Several Brazilian media outlets have featured Sonja Ayeb-Karlsson’s research on environmental disasters in Bangladesh following her contribution on a pioneering new study on the links between climate change and health.
Ayeb-Karlsson is one of the core authors of the The Lancet Countdown, an initiative from one of the world’s oldest medical journals. Launched in October this year, the report concluded that anthropogenic climate change threatens to undermine the last 50 years of gains in public health.
Speaking to the Instituto de Estudos Avançados da Universidade de São Paulo, Ayeb-Karlsson explained that the study is focused on better understanding the influence of climate change on human health, and to propose solutions that can help improve quality of life.
Ayeb-Karlsson’s research in Bangladesh has shown that climate change is an urgent reality for many communities, adversely effecting vulnerable populations with poor access to resources. In the article Ayeb-Karlsson described how she had seen first-hand how the delay in combating climate change has put people at risk. “In places where people produce their own food, if there is a threat to their means of subsistence, it becomes a direct threat to their ability to survive,” she said.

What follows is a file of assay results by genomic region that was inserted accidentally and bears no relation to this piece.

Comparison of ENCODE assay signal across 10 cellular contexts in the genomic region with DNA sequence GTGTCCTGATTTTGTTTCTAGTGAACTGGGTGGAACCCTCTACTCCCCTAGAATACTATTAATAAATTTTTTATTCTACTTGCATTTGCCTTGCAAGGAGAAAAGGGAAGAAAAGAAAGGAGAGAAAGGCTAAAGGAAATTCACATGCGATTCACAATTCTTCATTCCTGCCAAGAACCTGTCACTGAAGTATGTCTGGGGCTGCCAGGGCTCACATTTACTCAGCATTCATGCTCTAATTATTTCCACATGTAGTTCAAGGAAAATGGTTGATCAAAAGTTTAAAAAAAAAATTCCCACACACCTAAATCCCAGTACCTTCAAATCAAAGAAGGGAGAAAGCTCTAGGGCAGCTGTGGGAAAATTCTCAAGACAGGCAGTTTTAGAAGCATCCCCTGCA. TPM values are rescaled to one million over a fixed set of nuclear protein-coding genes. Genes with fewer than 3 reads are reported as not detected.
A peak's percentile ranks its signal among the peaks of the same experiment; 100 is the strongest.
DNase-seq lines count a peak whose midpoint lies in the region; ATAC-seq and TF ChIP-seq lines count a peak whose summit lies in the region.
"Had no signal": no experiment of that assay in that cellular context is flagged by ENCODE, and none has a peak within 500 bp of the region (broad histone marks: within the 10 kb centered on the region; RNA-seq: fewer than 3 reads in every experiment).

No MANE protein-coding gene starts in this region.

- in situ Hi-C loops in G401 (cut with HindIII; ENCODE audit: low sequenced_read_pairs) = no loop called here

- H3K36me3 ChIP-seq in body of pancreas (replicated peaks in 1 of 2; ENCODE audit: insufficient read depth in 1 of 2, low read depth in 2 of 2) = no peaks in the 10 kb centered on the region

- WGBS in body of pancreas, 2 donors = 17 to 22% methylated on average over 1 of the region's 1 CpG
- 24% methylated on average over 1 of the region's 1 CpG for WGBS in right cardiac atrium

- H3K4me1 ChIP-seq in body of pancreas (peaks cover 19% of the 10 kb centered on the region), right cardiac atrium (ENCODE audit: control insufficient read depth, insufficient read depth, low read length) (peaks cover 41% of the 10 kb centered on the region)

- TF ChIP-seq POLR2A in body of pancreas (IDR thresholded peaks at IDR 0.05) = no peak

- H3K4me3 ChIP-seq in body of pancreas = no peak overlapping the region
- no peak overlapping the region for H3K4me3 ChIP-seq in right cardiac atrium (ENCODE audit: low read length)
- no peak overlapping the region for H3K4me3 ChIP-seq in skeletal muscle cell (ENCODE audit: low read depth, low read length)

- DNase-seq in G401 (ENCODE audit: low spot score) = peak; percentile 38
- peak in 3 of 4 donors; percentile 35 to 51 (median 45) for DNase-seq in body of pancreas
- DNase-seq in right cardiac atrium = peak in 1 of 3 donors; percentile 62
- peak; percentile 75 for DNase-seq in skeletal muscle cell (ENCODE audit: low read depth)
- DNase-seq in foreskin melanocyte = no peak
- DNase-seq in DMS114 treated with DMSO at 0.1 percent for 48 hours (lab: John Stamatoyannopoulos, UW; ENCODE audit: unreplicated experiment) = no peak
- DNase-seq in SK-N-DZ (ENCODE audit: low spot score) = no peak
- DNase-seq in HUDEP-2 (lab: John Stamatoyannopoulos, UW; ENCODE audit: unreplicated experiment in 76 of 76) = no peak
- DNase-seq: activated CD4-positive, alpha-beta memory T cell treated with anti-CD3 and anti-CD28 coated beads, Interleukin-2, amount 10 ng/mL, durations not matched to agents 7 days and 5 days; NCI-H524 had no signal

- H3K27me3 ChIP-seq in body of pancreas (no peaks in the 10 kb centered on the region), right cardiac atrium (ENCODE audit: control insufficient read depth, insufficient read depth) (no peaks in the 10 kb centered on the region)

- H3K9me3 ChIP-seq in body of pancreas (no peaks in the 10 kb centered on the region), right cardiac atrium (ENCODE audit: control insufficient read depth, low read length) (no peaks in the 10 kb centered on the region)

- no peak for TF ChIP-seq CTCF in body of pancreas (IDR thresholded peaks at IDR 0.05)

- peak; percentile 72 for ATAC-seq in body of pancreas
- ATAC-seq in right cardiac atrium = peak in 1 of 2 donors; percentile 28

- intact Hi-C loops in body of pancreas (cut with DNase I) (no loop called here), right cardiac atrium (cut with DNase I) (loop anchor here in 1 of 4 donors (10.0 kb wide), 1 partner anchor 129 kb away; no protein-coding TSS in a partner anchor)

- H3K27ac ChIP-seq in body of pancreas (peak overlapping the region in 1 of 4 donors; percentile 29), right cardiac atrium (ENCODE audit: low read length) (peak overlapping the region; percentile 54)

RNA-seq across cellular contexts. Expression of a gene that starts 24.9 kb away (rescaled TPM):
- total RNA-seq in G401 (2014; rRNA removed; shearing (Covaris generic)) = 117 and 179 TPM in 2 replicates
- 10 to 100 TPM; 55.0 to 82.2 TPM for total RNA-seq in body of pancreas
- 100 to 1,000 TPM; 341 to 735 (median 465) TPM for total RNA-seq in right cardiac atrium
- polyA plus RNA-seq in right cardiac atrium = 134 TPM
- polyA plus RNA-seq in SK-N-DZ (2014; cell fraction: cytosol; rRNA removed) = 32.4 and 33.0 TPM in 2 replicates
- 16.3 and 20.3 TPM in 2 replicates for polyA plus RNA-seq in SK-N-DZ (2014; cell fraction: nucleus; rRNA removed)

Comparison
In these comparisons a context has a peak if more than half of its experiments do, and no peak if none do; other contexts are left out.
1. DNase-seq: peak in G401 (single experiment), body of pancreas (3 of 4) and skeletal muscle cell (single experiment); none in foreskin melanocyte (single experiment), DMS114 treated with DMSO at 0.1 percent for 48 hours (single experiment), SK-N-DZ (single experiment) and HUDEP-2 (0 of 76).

Thanks all for hard work during last week's @LancetCountdown WG meeting and on this year's report https://t.co/Dg436cpZp2. More material from the #Brazil Launch here https://t.co/3dfaaB07yo https://t.co/OP7m1cvJ19 @UNUEHS @SussexUniPress pic.twitter.com/ebqkItM5Cm
— Sonja Ayeb Karlsson (@s_ayebkarlsson) December 12, 2017
For the Lancet report, Ayeb-Karlsson’s has investigated how people’s health is affected by disasters worldwide. Between 2000 and 2016 there has been a 46% increase in the number of climatic disasters in the world, hitting countries such as Bangladesh particularly hard, which has suffered from earthquakes, tsunamis and cyclones. In 2007, it was hit by Cyclone Sidr, thought to be one of the most powerful to have hit the country in more than 130 years.
“If people do not have time to recover and rebuild, if the disasters come one after another, they tend to cause great destruction,” says Ayeb-Karlsson. “Prevention is better than cure. In Bangladesh, most of the investments had to be after the disaster to save lives and therefore could not be used for prevention, such as training people on how and when to evacuate, what to do when the disaster strikes, where shelters are, among other things.”
The full article published by the Instituto de Estudos Avançados da Universidade de São Paulo can be accessed here.